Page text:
Deep salary cut demands, which its unions say are unjustified, and a company threat to close down, at least temporarily, are combining to force members of the 16 unions at New York City’s Metropolitan Opera to plan to strike, if necessary.
Citing her long and successful fights for public workers in New York City and Chicago, delegates to the AFSCME convention gave the union’s Lifetime Achievement Award to New York Executive Director Lillian Roberts.
The bipartisan student privacy bill introduced today is getting mixed reviews, with privacy advocates praising the effort to update federal privacy law — but also warning that the legislation doesn’t go far enough.
Citing Past Problems With Other Pay Schemes, AFGE’s Cox Warns Lawmakers Against Trashing Federal Pay Grades
Citing past problems, including discrimination against women and minorities, with so-called “merit” pay schemes tried in the Defense Department and a handful of other agencies, AFGE President J. David Cox is warning lawmakers against trashing federal pay grades.
Leaders and delegates to AFSCME’s convention in Chicago lauded the union’s organizing wins – which brought it more than 92,000 new members – while striking a defiant note against the Right Wingers who menace those gains, and the union overall.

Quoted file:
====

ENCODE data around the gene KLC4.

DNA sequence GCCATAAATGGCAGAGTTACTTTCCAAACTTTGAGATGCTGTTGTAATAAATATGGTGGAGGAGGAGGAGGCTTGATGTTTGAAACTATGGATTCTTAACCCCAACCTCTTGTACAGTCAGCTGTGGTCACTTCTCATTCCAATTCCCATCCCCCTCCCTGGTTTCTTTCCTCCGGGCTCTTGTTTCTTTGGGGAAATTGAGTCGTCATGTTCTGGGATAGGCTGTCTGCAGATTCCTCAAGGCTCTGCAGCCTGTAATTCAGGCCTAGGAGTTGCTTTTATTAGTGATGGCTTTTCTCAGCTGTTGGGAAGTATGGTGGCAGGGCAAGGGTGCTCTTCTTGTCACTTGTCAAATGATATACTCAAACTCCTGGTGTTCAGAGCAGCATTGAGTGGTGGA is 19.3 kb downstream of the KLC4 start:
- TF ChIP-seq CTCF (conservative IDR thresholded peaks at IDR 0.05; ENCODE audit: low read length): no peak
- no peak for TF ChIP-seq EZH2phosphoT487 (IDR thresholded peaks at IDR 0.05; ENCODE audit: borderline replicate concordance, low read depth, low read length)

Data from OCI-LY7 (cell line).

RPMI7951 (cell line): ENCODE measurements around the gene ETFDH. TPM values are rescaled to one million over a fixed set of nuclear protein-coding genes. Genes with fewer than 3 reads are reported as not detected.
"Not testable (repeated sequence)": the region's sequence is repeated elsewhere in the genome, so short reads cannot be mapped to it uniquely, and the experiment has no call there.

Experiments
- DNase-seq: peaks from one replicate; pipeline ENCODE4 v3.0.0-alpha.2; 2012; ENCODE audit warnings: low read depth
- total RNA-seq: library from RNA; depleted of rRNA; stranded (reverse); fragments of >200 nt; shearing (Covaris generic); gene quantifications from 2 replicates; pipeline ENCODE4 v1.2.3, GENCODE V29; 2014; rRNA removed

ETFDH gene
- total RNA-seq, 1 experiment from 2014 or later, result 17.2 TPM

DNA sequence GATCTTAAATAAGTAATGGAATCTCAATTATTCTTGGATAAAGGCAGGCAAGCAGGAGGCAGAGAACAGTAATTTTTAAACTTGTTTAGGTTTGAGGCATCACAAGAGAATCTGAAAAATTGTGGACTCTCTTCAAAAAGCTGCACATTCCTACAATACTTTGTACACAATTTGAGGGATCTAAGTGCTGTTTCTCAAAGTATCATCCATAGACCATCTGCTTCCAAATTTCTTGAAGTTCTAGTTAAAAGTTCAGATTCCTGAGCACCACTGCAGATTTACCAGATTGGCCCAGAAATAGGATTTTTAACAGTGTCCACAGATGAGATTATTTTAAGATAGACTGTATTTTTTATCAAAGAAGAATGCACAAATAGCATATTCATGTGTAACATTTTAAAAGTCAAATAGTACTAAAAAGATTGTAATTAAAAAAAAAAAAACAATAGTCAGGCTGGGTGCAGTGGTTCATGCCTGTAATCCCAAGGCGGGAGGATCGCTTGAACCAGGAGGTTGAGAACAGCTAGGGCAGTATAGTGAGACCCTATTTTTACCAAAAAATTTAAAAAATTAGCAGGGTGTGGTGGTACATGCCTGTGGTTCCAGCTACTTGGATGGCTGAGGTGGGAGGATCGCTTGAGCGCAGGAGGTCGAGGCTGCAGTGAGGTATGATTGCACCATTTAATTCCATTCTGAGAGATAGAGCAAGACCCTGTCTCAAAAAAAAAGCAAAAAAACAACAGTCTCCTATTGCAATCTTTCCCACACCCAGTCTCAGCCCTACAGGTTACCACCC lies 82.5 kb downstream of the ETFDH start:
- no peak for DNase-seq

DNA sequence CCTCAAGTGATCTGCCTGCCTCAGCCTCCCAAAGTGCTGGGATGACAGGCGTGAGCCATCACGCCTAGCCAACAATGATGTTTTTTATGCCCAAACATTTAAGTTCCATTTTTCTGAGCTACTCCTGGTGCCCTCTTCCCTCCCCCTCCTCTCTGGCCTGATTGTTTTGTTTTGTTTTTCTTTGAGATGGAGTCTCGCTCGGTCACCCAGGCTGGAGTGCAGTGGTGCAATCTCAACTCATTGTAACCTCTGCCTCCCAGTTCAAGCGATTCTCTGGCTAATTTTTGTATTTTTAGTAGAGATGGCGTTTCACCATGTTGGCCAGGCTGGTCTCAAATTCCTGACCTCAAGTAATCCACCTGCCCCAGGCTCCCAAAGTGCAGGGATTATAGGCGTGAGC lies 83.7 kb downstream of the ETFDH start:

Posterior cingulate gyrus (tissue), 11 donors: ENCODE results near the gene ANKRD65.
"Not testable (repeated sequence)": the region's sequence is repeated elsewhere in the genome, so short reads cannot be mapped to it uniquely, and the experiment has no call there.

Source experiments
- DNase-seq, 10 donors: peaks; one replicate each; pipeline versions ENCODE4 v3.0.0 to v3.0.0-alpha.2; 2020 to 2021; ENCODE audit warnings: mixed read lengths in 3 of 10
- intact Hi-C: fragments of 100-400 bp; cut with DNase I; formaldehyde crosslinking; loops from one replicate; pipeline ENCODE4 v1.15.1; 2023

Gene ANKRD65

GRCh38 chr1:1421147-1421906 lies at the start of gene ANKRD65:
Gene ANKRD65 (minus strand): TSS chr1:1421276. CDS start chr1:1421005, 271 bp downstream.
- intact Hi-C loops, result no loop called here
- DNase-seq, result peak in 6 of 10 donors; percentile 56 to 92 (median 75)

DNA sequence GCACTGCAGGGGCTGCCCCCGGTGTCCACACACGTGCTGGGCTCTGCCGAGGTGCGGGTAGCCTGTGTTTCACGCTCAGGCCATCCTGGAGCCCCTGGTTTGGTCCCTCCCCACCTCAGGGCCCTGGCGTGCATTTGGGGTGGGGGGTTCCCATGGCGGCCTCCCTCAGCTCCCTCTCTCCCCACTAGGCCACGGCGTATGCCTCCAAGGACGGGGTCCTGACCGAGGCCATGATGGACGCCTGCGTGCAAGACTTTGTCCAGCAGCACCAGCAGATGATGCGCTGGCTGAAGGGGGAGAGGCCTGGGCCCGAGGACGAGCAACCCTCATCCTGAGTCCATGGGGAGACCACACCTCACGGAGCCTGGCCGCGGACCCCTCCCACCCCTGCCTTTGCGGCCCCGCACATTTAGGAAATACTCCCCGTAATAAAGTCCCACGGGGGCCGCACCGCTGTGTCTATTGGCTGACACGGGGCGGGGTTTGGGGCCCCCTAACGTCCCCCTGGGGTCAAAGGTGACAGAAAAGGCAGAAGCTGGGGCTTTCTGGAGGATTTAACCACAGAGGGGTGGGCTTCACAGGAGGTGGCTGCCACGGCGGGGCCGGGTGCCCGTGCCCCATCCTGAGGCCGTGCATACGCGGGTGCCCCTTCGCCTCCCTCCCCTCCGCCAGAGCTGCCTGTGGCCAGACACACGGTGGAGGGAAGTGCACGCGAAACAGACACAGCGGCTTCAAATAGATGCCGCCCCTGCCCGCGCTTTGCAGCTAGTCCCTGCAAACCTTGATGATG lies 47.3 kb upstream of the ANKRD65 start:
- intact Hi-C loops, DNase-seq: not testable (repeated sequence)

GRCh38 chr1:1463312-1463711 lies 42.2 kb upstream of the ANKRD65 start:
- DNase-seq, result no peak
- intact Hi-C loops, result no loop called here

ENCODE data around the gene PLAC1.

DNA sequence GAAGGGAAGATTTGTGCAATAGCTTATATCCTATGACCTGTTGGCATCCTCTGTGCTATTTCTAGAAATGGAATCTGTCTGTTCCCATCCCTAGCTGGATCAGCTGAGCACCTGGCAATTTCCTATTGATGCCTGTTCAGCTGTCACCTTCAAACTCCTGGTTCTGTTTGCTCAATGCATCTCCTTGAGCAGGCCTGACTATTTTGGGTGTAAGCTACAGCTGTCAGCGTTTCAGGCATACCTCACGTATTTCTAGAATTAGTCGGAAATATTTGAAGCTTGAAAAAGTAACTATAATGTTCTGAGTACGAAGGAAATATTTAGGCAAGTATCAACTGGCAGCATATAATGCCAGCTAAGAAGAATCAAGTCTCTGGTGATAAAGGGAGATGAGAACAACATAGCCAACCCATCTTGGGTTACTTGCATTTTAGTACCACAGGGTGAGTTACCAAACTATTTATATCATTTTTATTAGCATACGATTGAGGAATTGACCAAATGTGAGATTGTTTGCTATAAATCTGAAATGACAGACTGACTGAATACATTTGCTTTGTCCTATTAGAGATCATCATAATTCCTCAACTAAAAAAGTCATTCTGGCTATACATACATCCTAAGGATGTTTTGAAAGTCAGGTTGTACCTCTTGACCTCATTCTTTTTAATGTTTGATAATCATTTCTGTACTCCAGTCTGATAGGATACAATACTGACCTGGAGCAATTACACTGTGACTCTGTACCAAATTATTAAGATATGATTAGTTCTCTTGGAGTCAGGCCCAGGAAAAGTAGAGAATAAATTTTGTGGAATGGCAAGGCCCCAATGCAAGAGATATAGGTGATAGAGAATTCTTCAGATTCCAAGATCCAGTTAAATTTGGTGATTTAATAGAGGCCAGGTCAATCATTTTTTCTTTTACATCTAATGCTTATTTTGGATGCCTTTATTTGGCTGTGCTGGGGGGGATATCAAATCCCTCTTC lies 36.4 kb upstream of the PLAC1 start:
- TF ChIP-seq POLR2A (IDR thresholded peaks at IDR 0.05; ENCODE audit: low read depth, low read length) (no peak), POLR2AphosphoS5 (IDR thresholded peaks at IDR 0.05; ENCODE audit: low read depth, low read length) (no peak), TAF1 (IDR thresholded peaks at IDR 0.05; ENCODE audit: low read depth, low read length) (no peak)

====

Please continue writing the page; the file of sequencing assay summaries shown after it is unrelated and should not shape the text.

With Right Wing political interference having beaten the Auto Workers’ prior attempt to unionize and then establish a joint labor-management works council at the Volkswagen plant in Chattanooga, Tenn., the union is trying again. It’s chartering a new union local to accomplish the same goal – but possibly without a second vote.
With support from the clients they serve, Minnesota workers who care for people in their homes officially filed representation election cards in early July to form a union. Organizing under the slogan, “Invisible No More,” they said unionizing will improve pay, working conditions and the quality of care.
Union Contractors, Building Trades Doing Slow Burn Over Proposed Federal Coal Plant Emissions Rules; Mine Workers Plan Protest March
Union construction contractors, concerned about the availability of jobs in retrofitting and servicing the nation’s fleet of coal-burning power plants, are doing a slow burn over the Obama Environmental Protection Agency’s proposed rule curbing carbon emissions from those plants. And they’re not the only ones.
*Orignially appeared in Chalbeat NY* Hundreds of teachers-turned-administrators could lose out on tens of thousands of dollars in retroactive pay due to teachers if the city has its way in contract negotiations, according to principals union officials. City officials have insisted in negotiations that teachers who move into administrative positions any time during the life of the contract — from November 2009 [...]
By voice vote and without dissent, the GOP-run House voted July 14 to name a Manhattan post office after the late Letter Carriers President Vincent Sombrotto. The measure was one of a raft of post office-naming bills approved that day, including several honoring veterans and one for the late Sen. Barry Goldwater, R-Ariz.